Weight gain in college can be avoided

Q and A

August 12, 2005|By Gailor Large | By Gailor Large,Special to the Sun

Our daughter is heading off to college this fall. She's mentioned that she's worried about the "Freshman 15." Is there any advice I should be giving her? I don't want to make a big issue of it, but I do want to help.

The "Freshman 15" refers to the notion that many people gain 15 pounds their first year away at college. The stress of a new academic and social environment, coupled with the realization that no one is going to stop you from ordering pizza at midnight, can lead to overeating.

The fact that your daughter is aware of this possibility means that it's less likely the weight will creep up without her noticing. But it's also possible that in an effort to keep weight off, she could fall into unhealthy eating habits or develop an eating disorder.

If she hasn't had any eating problems in the past, odds are she'll be fine. But watch for red flags, such as skipped meals. Here are a few things you can do to keep her on the right track:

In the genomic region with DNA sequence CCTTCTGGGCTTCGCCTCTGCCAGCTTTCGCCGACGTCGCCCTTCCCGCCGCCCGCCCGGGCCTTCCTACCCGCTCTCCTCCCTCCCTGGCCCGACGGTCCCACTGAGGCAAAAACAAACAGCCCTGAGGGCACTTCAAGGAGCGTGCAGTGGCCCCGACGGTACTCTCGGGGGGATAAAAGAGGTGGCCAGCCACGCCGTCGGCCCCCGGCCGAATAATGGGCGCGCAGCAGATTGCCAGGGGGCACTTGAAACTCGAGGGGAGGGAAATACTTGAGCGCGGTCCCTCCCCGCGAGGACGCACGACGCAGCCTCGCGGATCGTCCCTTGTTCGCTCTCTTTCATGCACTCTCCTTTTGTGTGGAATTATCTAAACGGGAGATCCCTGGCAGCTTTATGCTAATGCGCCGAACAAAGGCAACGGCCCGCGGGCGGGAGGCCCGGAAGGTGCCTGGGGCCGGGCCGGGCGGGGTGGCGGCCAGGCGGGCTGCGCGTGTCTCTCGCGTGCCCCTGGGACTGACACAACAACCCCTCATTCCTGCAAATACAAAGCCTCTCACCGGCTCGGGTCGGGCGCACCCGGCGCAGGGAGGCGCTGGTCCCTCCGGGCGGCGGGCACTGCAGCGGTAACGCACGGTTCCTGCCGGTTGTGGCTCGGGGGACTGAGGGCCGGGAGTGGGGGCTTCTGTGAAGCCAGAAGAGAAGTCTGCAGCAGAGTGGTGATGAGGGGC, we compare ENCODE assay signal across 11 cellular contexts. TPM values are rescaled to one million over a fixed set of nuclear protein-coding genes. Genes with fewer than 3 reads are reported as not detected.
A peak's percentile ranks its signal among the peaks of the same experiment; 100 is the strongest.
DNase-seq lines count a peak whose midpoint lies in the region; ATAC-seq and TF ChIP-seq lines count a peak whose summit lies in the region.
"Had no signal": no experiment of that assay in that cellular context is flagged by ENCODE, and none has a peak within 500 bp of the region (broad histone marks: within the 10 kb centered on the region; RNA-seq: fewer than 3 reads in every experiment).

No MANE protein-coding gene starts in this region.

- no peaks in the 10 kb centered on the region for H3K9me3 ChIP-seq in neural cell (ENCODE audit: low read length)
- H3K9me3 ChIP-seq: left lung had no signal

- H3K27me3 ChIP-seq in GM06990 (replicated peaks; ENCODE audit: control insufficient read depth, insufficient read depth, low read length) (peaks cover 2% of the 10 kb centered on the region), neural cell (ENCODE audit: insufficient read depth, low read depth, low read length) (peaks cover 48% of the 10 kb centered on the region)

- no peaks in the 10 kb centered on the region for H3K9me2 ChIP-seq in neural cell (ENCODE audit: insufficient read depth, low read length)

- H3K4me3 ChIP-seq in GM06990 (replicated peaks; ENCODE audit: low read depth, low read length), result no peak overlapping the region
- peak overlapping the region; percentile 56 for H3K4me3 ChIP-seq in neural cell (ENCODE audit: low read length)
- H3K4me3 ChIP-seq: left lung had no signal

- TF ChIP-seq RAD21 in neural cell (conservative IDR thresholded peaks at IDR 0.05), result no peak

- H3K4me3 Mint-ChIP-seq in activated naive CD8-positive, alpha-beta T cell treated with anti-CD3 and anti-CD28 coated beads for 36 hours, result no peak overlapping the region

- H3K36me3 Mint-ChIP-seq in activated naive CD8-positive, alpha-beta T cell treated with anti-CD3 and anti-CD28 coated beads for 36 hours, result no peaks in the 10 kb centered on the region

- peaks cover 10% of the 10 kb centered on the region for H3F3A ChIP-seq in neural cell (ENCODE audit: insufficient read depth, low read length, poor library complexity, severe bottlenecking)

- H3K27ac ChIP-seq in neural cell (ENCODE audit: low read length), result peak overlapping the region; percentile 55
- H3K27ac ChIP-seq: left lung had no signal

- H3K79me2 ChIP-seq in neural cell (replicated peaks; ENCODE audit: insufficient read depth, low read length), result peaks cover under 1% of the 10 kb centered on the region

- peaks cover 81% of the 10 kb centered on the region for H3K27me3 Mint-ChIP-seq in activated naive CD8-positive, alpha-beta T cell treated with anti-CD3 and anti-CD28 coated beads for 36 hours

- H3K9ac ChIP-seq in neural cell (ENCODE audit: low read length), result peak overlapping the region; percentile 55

Send regular packages filled with healthy snacks.

Help her track down a list of intramural sports, club sports and cool exercise classes on campus.

Encourage her to walk or bike to class instead of driving or riding the campus shuttle.

Offer to help her find a registered dietitian on campus for some professional advice.

I moved to Baltimore last fall and still haven't joined a gym. There are at least four near me, and I've heard good and bad things about each of them. How do I choose?

Get a free weeklong guest pass or trial membership at each. If you're still having trouble deciding, create a chart comparing the pros and cons of each. Here is a list of factors to consider:

Location (between home and work is ideal)

Cost (ask about specials and corporate discounts)

Staff / clientele

Equipment (quality and availability)

Group classes

Locker room and shower facilities

Parking.

Orthopedic surgeon Wayne Leadbetter contacted us with a few more points about one of last week's topics, the use of hand or ankle weights when working out.

Leadbetter says that older exercisers need to be particularly careful with weights because they are generally more vulnerable to injury. If you've suffered from joint problems -- shoulder, elbow, wrist, hip, knee or ankle -- it's safest to avoid extremity weights, he adds.

Ankle weights in particular can put undue stress on the body. "While hand weights are fairly adaptable, running with ankle weights is basically not a good idea," Leadbetter says. Overall, professional guidance and moderation are key.

Do you have a fitness question? You can submit questions via e-mail to fitness@baltsun .com, or online at baltimoresun.com / healthscience, or in writing to The Baltimore Sun, 501 N. Calvert St., Baltimore, MD 21278.

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